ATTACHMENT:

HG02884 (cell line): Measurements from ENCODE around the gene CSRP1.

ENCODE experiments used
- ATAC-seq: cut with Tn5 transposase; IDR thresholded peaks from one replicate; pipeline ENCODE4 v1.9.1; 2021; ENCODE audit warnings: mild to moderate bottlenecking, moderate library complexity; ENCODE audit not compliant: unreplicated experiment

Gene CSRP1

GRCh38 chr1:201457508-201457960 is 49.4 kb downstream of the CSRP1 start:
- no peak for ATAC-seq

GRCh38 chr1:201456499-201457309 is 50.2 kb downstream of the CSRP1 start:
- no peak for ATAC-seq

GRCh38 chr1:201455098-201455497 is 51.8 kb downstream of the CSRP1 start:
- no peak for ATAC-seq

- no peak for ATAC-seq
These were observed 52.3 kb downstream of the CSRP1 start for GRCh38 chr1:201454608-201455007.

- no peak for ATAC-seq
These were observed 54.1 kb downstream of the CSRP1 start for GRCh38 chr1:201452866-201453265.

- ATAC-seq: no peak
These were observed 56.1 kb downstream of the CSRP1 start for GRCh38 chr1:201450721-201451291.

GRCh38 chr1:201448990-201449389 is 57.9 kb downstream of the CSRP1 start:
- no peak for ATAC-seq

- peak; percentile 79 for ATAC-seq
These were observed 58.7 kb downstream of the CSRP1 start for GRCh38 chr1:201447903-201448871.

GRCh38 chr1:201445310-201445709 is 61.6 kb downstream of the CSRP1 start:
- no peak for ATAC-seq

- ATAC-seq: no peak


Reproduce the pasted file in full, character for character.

HG02884 (cell line): Measurements from ENCODE around the gene CSRP1.

ENCODE experiments used
- ATAC-seq: cut with Tn5 transposase; IDR thresholded peaks from one replicate; pipeline ENCODE4 v1.9.1; 2021; ENCODE audit warnings: mild to moderate bottlenecking, moderate library complexity; ENCODE audit not compliant: unreplicated experiment

Gene CSRP1

GRCh38 chr1:201457508-201457960 is 49.4 kb downstream of the CSRP1 start:
- no peak for ATAC-seq

GRCh38 chr1:201456499-201457309 is 50.2 kb downstream of the CSRP1 start:
- no peak for ATAC-seq

GRCh38 chr1:201455098-201455497 is 51.8 kb downstream of the CSRP1 start:
- no peak for ATAC-seq

- no peak for ATAC-seq
These were observed 52.3 kb downstream of the CSRP1 start for GRCh38 chr1:201454608-201455007.

- no peak for ATAC-seq
These were observed 54.1 kb downstream of the CSRP1 start for GRCh38 chr1:201452866-201453265.

- ATAC-seq: no peak
These were observed 56.1 kb downstream of the CSRP1 start for GRCh38 chr1:201450721-201451291.

GRCh38 chr1:201448990-201449389 is 57.9 kb downstream of the CSRP1 start:
- no peak for ATAC-seq

- peak; percentile 79 for ATAC-seq
These were observed 58.7 kb downstream of the CSRP1 start for GRCh38 chr1:201447903-201448871.

GRCh38 chr1:201445310-201445709 is 61.6 kb downstream of the CSRP1 start:
- no peak for ATAC-seq

- ATAC-seq: no peak